Should You Be Marketing to Gym Rats?
Gym goers make up a huge percentage of the population.
As of 2012 there were over 50 million Americans with gym or fitness club memberships and over 30,000 individual facilities to support them. That’s some serious reach potential.
So, what’s so special about the gym rat set? This group of consumers tends to have more disposable income, be more social, and generally more purchase-ready than other segments of the population. Here are a few things to know about this diverse group:
- Studies have shown that people who frequent the gym make up to 9% more money than those who don’t
- The average gym goer visits their health club twice a week
- On average, each American pays about $60 per month for a gym membership in their area
As a marketer you should absolutely be taking advantage of the captive market inside gyms. Not only do gym members typically spend anywhere from 30 minutes to 2 hours at the facility each time they go, gyms are increasingly adding errand services to lure in additional members. All that means the time people spend at their local health club is bound to creep up and up – as a marketer, that increases dwell time for your ad.
There are several other health club trends that make sense for gym marketers. Fitness centers are becoming more niche-oriented which means you’ve got a more segmented audience to market to. There are now gyms specifically for women, for baby boomers, and even for parents of young children!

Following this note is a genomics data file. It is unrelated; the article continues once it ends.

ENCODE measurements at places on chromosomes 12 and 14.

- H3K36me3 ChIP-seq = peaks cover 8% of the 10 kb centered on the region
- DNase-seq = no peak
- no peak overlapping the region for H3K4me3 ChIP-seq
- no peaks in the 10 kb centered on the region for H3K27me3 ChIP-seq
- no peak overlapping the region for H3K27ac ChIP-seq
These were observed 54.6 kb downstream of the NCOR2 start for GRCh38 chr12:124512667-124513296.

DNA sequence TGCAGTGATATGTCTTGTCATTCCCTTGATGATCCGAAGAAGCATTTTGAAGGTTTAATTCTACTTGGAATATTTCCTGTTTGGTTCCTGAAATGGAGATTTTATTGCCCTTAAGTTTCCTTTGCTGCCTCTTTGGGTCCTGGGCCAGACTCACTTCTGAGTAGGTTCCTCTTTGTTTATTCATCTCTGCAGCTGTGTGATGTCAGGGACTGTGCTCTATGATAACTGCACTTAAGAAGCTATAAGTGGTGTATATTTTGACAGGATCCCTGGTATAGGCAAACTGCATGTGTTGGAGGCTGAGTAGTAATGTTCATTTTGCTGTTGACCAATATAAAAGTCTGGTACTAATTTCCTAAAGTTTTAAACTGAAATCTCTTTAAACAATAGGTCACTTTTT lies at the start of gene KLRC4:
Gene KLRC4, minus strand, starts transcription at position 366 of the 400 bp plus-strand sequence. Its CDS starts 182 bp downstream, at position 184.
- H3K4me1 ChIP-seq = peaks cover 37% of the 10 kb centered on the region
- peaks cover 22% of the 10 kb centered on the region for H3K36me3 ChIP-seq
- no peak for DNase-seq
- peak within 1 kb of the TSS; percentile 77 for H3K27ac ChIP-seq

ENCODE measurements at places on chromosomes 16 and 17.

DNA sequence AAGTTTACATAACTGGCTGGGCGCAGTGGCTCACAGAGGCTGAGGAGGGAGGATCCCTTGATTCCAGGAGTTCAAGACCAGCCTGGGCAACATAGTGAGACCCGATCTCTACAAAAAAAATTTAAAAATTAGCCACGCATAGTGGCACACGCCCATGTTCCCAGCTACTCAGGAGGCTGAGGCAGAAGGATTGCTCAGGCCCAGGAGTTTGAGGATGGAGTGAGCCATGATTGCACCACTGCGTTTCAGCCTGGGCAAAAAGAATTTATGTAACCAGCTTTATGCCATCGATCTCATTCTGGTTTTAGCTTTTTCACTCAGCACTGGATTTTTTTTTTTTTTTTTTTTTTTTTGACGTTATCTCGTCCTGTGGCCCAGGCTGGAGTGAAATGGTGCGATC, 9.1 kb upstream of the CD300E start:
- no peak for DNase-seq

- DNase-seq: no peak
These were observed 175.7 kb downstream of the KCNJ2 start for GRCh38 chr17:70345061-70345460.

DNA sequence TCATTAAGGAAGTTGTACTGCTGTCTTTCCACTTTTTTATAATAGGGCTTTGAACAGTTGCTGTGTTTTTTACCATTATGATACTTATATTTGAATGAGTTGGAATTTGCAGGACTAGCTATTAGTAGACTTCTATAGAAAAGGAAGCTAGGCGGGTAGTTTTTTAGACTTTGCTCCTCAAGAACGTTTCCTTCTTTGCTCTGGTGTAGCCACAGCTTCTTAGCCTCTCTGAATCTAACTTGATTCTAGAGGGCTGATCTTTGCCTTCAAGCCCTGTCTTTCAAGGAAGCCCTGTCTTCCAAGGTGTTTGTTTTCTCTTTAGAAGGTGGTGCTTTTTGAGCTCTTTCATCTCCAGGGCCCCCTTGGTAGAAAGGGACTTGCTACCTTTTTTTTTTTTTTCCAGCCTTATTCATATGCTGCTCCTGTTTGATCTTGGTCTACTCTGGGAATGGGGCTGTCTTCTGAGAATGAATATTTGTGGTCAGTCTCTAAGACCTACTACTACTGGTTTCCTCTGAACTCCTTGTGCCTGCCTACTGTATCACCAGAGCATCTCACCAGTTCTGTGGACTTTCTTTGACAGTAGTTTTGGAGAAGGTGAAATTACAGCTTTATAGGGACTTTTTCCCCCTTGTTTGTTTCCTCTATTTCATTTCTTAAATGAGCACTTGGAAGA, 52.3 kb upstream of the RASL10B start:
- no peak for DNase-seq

Another gym trend marketers can take advantage of is the rise of the social gym experience. Group classes are big businesses as are dance groups and small-group personal training. Gyms like Crossfit nurture a competitive community vibe and some gyms encourage members to post photos directly to social media.
Lastly, convenience services is the biggest change hitting U.S. gyms. More and more, gyms are opening for extended hours (or just becoming 24-hours), offering services like dry cleaning and barbershops, and incorporating food-centric services like salad and smoothie bars. These services are keeping people in gyms longer which is good news for brand marketers.
Most gym rats are used to the digitization of health clubs. Many facilities now offer cardio machines with digital screens for TV or simulations built right in, and plenty of gyms offer “digital” classes that involve spinning in front of a giant road-like simulation screen. Gym rest areas are increasingly using tabletop caddies to display local ad messages, infotainment, and even give patrons a place to charge their phone while they recharge themselves. And Media Caddy’s bar top solutions are popping up at smoothie and juice stations to give fitness fanatics something to look at while they sip.
More and more, gym-goers know the gym is a place to see and be seen. The gym industry is a $21 billion dollar business and gym attire, too, is skyrocketing in popularity. Smart advertisers are finding inventive ways to reach this active, high-earning market that go beyond bathroom-door ads and flyers by the front desk. This coveted group spends money, they’re avid consumers, and they’re consistently reachable by high-quality, well-placed digital ads.
What is your business doing to reach the gym crowd?